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  1. #1
    Join Date
    Apr 2008
    Location
    DeQueen, Arkansas
    Posts
    18

    Observation bee hives

    I am looking for an observation hive for our 4H club and wonder if anyone has had any experience with the Ulster type hive that Brushy Mountain is now selling and I might add at a pretty hefty price.
    :Now hold er tween the fences and don't squat with yer spurs on!
    Cowboygourmet

  2. #2
    Join Date
    Aug 2002
    Location
    Nehawka, Nebraska USA
    Posts
    45,481

    Default

    I have an Ulster. It's kind of heavy and I haven't kept bees in it, I just go pull some frames from one of my few deeps (most are mediums) and populate it to take to a demonstration. I made the mistake of grabbing it by the middle of the top board in an attempt to save my back and found a lot of bees escaped. I'd not recommend that move. Otherwise it was a nice hive to take to an event. The larger box below gives them some resources to work with and bees to heat and cool things while the area up top gives you some visual access to the queen.
    Michael Bush bushfarms.com/bees.htm "Everything works if you let it." ThePracticalBeekeeper.com 40y 200h 37yTF

  3. #3
    Join Date
    Apr 2008
    Location
    DeQueen, Arkansas
    Posts
    18

    Ulster hive

    Michael, have you any suggestions for the Ulster hive if I am to build one. I think I would like to incorporate a lid type feeder instead of one that inserts into the hive itself. do you know how wide the glass is on the upper part where the queen would reside?
    " never drink downstream from the herd"
    Cowboygourmet

  4. #4
    Join Date
    Aug 2002
    Location
    Nehawka, Nebraska USA
    Posts
    45,481

    Default

    >Michael, have you any suggestions for the Ulster hive if I am to build one. I think I would like to incorporate a lid type feeder instead of one that inserts into the hive itself. do you know how wide the glass is on the upper part where the queen would reside?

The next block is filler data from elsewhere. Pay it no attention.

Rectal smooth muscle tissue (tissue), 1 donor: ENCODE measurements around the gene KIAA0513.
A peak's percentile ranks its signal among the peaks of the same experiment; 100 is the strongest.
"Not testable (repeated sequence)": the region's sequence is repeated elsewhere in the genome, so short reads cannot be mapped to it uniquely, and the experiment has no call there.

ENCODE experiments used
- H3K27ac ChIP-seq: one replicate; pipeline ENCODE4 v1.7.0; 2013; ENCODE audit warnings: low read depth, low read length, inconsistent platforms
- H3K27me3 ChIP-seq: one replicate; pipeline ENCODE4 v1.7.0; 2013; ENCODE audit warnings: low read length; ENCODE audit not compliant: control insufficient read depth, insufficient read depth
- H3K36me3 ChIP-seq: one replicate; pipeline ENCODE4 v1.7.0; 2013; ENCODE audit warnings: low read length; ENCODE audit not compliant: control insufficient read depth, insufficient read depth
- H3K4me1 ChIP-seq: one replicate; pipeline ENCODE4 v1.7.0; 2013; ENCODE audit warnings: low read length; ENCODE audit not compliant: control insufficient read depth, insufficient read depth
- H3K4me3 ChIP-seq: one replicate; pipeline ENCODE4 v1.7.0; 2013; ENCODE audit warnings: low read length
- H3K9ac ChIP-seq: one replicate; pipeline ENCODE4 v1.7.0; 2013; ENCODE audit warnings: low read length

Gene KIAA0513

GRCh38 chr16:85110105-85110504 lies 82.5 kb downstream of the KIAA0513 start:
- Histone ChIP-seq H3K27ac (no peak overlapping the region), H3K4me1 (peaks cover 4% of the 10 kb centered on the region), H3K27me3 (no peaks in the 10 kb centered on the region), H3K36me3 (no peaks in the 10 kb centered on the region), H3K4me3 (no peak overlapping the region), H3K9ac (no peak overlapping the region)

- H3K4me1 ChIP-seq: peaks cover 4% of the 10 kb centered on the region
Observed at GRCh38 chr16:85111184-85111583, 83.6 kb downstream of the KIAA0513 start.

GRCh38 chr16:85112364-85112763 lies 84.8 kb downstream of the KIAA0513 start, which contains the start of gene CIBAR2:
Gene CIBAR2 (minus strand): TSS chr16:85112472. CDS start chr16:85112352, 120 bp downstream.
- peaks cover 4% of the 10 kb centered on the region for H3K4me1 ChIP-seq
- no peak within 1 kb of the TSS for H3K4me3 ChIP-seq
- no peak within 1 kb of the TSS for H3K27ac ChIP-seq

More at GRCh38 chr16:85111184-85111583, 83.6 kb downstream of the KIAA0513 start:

I suppose part of the issue is what the goal is. There are things *I* would like but that doesn't mean there's a market for those. Plus there is the possibility of making one to actually keep bees indoors in.

    Things I would like:

    I'd like it to take mediums (of course) and I'd like the top exposed part to take two of them. Of course that is difficult to do the way they have it set up to drop in from the top. So maybe it's not worth it.

    I'd like a window on the bottom section as well so it's not so much of a mystery what is there to those looking at the bees.

    As far as being able to keep it inside, a feeder that could be filled without facing the bees would be nice. In fact, if you're at a multi day event it would be nice as well. I modified my Tew hive to take a small jar of water and a small jar of syrup so they can get water if they like. Also for a long event it would be nice to be able to feed pollen somewhere.
    Michael Bush bushfarms.com/bees.htm "Everything works if you let it." ThePracticalBeekeeper.com 40y 200h 37yTF

  5. #5
    Join Date
    Apr 2008
    Location
    DeQueen, Arkansas
    Posts
    18

    Arrow Observation bee hive for 4H

    Has anyone else out there had any experience with observation hives especially the Ulster hive?

  6. #6
    Join Date
    Feb 2005
    Location
    Minnesota
    Posts
    91

    Default

    Cowboy, we built an OH similar to the Ulster hive several years ago. I haven't seen the one Brushy Mountain sells but I assume it is similar. We use ours for demonstrations but do not try to keep it stocked in between engagements. I don't think it is big enough, for one thing.

    If I were going to build a stationary OH I would make it one frame deep and as many frames high as I could manage, say 7 or 8, then I would add a box at the top for surplus honey and brood. You could then place a feeder (jar, maybe) on top of the super if you wanted to and it would be easy to access for maintenance.

    I haven't ever seen a design for an OH which served both the purposes of long term display and portability that I thought was feasible. The only way that I would try to use the Ulster-type on a long-term basis would be if I could constantly pull out frames of excess brood/honey and put them into another hive, replacing them with empty combs, but even then, I think it would be a hassle.

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